Debian

Filtering PDF-/XLS-/Image-Spam With ClamAV (And ISPConfig) On Debian/Ubuntu

Post date: July 24, 2007, 02:07 Category: Security Views: 3315 Comments
Tutorial quote: There is currently a lot of spam where the spam information is attached as .pdf or .xls files, sometime also hidden inside a .zip file. While these spam mails are not easy to catch with e.g. SpamAssassin or a Bayes filter, the ClamAV virus scanner can catch them easily when it is fed with the correct signatures as ClamAV is built to scan mail attachments.
Debian

Linux virtual server on Debian Sarge

Post date: November 29, 2005, 21:11 Category: System Views: 3375 Comments
Tutorial quote: Linux-VServer allows you to create virtual private servers and security contexts which operate like a normal Linux server, but allow many independent servers to be run simultaneously in one box at full speed. All services, such as ssh, mail, Web, and databases, can be started on such a VPS, without modification, just like on any real server. Each virtual server has its own user account database and root password and doesn't interfere with other virtual servers.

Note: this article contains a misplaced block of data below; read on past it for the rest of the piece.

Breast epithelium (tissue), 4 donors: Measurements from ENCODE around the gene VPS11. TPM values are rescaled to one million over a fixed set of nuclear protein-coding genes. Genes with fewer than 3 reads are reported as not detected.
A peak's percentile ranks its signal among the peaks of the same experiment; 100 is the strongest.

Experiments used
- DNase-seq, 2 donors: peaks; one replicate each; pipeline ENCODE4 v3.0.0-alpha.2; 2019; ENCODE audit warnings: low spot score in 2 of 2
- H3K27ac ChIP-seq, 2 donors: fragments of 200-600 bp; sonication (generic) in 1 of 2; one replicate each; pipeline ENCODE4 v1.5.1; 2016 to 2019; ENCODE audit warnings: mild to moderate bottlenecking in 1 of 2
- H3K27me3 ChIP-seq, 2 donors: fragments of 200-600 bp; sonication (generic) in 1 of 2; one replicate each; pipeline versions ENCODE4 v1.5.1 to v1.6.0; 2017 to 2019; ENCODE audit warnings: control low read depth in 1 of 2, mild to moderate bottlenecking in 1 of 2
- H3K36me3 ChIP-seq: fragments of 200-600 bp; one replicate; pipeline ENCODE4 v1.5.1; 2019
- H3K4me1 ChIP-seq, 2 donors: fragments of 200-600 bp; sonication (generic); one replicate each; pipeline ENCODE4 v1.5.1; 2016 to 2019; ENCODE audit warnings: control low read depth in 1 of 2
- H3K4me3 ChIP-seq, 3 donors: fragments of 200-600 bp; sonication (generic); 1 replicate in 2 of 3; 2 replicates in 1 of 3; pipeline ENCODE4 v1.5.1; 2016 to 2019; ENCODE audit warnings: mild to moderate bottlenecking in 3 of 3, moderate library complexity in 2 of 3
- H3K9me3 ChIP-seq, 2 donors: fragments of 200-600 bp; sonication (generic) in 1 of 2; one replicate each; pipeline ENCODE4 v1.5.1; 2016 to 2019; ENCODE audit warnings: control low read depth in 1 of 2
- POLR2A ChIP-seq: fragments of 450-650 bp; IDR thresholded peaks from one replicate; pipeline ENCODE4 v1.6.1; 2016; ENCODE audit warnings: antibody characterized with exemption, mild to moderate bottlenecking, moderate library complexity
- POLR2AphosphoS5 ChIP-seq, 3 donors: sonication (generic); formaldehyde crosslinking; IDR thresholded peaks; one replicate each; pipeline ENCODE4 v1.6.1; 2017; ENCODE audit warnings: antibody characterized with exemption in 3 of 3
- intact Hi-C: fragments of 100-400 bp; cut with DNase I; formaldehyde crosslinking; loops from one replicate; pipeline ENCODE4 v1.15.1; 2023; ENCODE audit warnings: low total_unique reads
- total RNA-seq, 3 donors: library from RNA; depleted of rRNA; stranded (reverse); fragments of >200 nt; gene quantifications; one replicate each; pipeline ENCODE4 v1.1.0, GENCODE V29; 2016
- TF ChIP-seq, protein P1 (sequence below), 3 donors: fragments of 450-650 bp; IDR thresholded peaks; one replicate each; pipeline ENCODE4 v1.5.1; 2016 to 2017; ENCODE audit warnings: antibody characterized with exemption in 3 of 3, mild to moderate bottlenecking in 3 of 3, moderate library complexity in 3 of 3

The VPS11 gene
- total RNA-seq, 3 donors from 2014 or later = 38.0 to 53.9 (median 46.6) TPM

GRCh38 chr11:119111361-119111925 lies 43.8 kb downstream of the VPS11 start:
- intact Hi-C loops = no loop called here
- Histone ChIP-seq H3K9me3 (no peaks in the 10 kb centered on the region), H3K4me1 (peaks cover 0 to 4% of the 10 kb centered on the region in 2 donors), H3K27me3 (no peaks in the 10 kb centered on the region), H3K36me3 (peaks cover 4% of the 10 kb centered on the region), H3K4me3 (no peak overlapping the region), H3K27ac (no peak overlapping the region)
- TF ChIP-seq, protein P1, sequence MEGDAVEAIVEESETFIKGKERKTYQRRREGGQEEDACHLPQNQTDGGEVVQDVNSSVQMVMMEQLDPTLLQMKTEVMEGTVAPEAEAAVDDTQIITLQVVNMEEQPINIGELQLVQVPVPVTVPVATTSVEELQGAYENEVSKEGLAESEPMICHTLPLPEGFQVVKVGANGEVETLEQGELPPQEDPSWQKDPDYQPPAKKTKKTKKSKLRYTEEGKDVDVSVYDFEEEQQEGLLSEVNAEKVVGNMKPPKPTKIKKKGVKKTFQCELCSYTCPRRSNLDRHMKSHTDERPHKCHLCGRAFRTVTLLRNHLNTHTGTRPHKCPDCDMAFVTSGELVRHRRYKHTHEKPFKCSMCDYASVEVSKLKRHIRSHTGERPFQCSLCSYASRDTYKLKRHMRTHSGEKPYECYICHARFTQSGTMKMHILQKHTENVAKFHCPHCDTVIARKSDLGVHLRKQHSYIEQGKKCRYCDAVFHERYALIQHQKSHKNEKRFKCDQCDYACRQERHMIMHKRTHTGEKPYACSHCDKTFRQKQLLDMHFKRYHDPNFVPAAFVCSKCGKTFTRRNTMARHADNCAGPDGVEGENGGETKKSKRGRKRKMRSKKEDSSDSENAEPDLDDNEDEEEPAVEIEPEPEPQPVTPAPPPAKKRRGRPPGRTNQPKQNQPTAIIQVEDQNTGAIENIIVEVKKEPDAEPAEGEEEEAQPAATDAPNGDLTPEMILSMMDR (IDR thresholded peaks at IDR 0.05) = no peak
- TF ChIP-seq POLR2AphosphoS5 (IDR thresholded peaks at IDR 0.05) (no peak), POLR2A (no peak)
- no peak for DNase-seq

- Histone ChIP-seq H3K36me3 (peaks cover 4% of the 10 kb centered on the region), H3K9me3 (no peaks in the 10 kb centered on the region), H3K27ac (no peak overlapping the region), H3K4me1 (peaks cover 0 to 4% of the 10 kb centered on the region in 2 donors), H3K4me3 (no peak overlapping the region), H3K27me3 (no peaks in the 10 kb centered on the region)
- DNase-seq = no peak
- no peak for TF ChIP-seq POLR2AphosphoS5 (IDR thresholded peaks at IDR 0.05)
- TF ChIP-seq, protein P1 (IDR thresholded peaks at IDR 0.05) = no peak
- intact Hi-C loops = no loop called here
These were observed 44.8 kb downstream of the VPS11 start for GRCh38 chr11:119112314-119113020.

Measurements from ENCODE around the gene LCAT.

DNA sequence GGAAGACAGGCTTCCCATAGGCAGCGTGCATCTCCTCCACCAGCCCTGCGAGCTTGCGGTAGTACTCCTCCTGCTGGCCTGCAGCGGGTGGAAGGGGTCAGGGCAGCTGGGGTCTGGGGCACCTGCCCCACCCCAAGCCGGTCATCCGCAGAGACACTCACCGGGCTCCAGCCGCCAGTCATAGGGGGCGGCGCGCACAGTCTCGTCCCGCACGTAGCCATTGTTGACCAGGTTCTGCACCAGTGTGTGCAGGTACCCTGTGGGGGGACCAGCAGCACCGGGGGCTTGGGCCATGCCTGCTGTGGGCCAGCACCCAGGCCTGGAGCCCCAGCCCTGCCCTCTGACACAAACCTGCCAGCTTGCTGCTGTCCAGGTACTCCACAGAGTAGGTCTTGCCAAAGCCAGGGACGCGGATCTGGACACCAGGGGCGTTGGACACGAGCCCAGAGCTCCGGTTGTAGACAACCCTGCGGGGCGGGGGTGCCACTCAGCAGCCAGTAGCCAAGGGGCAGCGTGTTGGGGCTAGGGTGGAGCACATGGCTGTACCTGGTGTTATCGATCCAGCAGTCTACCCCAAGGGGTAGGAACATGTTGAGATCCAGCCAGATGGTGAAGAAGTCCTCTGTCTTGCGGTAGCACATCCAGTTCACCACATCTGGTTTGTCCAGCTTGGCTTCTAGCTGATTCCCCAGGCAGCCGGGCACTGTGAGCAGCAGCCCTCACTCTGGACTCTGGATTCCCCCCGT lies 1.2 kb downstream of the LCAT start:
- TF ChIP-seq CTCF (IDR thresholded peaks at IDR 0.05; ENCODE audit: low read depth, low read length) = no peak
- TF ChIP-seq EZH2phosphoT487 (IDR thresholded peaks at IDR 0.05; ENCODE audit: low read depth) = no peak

FreeBSD

Build your own gateway firewall

Post date: April 11, 2006, 21:04 Category: Miscellaneous Views: 4954 Comments
Tutorial quote: Learn how to build your own gateway firewall using FreeBSD and old PC parts. The firewall will consist of the PF firewall, Snort IDS, various IPS applications, Squid proxy, and some intuitive web interfaces for auditing. The cost of this project should be between free and $200 depending on your resourcefulness. I built mine for free using spare parts that were stockpiled in personal storage and parts that the USMC was throwing away, but you can build one from used and/or new parts for dirt cheap.
Linux

Building a Linux Cluster, Part 3: How To Get Started

Post date: April 25, 2005, 14:04 Category: Network Views: 2620 Comments